Despite the lack of charges in this case, victims of previously unreported sexual assault crimes at Thacher or elsewhere are strongly encouraged to report these crimes to law enforcement. The challenges inherent in the cases discussed here are not necessarily present in every unreported sexual assault case. In fact, the District Attorney’s Office in conjunction with the Ventura County Sheriff’s Office recently created a cold case sexual assault unit aimed at bringing justice to victims of unsolved sexual assault cases. Victims wishing to make a report of sexual assault may contact the law enforcement agency either where the event occurred or where the victim resides.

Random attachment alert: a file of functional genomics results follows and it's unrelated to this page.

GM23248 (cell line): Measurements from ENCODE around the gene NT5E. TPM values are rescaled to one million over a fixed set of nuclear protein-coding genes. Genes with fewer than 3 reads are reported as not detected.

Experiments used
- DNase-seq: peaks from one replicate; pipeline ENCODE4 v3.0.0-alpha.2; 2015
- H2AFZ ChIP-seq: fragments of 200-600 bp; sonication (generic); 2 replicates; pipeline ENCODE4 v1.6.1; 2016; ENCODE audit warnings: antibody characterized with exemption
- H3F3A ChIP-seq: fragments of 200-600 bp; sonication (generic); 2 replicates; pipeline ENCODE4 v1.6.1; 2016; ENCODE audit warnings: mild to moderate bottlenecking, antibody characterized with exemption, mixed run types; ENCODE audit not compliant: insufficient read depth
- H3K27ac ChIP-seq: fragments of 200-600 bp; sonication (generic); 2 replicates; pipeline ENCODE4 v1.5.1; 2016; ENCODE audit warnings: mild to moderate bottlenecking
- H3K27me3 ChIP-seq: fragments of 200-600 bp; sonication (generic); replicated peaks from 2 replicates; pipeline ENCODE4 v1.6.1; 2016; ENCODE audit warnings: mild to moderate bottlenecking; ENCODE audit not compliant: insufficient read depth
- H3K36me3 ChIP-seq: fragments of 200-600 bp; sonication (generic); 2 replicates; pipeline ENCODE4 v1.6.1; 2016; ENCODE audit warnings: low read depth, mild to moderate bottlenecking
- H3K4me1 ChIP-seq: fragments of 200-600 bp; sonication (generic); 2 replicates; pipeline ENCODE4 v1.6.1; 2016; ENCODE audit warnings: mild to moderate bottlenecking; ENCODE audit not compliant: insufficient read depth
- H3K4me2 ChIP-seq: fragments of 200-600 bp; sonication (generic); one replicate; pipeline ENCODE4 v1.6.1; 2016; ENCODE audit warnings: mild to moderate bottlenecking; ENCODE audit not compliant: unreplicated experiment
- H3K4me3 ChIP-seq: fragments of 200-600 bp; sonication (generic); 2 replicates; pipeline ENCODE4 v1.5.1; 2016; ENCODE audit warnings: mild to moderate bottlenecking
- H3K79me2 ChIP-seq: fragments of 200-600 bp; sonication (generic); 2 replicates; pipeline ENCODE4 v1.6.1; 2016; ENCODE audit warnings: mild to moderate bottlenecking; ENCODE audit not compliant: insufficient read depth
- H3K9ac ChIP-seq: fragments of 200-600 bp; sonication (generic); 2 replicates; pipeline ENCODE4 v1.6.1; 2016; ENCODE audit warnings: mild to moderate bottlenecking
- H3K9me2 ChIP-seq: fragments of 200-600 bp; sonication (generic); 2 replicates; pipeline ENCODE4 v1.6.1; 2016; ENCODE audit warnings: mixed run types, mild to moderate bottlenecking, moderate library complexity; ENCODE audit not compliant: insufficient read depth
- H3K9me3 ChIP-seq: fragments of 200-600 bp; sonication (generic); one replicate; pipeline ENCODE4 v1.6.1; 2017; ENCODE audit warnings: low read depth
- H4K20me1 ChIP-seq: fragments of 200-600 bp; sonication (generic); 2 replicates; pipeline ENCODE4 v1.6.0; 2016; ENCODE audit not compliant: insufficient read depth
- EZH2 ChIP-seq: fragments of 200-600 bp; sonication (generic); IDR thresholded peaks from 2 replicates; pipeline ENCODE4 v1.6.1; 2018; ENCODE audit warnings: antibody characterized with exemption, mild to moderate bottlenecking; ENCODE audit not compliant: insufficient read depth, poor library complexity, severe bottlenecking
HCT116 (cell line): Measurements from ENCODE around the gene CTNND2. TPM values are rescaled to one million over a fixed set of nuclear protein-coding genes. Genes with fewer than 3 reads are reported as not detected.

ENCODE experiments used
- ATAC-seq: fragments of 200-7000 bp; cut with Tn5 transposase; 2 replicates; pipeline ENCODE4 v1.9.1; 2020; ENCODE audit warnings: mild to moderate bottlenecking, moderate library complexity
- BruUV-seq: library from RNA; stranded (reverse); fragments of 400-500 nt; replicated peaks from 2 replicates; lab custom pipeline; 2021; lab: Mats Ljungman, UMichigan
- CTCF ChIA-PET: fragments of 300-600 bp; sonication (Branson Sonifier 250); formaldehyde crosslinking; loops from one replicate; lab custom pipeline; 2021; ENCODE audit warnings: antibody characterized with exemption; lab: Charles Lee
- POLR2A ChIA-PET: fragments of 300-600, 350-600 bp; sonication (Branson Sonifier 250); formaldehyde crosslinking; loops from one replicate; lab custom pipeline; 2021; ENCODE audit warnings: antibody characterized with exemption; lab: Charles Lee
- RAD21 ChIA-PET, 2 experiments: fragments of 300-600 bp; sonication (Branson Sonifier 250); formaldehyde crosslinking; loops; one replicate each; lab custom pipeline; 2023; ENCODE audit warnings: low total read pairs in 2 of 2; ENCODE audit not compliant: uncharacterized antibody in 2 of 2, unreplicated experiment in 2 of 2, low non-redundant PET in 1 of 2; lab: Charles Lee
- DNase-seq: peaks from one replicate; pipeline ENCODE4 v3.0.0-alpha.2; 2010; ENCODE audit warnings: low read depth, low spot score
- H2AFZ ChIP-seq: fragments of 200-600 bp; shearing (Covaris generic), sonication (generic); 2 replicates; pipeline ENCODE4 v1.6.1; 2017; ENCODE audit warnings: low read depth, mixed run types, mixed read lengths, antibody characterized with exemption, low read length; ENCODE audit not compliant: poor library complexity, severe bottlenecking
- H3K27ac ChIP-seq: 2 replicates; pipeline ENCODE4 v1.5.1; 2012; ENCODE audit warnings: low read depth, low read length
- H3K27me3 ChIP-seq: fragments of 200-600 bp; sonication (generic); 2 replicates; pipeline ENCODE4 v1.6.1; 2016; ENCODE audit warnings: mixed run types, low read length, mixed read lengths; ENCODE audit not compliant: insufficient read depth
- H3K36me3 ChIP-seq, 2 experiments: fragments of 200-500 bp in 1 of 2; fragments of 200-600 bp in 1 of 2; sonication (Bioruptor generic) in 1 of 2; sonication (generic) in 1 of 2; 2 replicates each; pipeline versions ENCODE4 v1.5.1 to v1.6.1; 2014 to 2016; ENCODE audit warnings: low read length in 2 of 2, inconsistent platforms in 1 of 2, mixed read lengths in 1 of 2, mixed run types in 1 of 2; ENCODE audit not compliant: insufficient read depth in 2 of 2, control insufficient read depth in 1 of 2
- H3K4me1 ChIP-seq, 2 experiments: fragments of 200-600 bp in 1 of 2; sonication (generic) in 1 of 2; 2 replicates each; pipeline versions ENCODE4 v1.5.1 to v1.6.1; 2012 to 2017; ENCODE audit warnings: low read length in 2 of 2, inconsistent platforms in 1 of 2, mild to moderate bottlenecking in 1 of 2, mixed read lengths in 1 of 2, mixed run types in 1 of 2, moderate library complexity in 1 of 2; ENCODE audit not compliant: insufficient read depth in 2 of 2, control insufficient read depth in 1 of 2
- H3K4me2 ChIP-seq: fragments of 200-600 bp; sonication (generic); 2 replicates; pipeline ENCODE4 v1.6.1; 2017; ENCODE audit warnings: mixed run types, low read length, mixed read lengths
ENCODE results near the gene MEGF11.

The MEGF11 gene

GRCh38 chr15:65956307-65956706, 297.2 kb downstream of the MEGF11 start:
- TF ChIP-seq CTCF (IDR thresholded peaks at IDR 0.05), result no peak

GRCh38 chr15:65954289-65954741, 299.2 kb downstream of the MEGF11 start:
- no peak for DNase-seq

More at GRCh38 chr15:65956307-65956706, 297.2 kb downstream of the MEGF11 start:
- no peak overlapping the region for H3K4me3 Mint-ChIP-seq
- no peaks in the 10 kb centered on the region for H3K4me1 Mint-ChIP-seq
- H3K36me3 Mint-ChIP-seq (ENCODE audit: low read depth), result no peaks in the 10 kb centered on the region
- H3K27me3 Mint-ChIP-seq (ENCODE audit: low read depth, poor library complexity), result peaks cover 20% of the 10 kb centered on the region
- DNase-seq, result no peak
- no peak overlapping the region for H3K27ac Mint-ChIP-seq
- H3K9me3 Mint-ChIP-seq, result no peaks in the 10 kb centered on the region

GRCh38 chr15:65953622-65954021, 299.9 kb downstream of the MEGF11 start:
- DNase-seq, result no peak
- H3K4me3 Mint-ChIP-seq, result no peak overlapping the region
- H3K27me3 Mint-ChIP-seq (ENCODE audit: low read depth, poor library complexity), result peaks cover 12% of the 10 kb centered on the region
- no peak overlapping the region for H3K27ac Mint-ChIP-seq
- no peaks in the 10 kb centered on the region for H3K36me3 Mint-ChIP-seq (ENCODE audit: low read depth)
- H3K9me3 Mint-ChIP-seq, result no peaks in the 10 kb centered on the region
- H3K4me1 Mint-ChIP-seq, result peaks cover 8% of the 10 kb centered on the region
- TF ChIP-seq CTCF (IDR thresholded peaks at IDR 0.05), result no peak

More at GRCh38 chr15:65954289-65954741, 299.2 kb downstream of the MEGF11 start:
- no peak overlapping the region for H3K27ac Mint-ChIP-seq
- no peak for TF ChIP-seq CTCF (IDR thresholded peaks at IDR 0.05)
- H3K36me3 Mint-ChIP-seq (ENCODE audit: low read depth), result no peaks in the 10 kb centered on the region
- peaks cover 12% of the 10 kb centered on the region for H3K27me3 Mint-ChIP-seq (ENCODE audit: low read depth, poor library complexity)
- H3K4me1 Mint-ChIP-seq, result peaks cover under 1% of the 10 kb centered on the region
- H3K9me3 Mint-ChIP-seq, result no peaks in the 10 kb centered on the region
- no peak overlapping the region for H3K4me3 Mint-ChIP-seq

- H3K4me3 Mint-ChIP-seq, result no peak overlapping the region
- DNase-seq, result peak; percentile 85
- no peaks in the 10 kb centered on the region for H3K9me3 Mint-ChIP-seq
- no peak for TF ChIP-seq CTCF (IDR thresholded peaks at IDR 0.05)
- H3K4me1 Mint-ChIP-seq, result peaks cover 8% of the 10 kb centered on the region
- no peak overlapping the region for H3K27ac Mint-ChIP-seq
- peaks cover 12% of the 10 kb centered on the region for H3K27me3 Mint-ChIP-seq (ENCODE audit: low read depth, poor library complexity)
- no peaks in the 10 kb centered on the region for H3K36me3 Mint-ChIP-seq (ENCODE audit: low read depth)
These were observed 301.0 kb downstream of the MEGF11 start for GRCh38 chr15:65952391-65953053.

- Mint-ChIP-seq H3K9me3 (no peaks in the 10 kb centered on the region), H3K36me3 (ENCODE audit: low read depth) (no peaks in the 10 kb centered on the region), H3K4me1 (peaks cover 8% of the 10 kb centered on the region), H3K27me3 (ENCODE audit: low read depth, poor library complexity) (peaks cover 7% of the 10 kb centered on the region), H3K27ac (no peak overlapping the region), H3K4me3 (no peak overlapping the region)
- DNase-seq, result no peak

A sexual assault victim may receive support from the Ventura County Family Justice Center regardless of whether they wish to report a crime to law enforcement. If you or someone you know has been impacted, please contact the Ventura County Family Justice Center for assistance. The Family Justice Center is located at 3170 Loma Vista Road in Ventura. During business hours, Monday – Friday from 8:00 a.m. to 5:00 p.m., requests for services and information are available in person, by telephone (805) 652-7655, by email at [email protected] or by text at (805) 947-7981.

Ventura County Sheriff's Office
800 S Victoria Ave
Ventura, CA 93003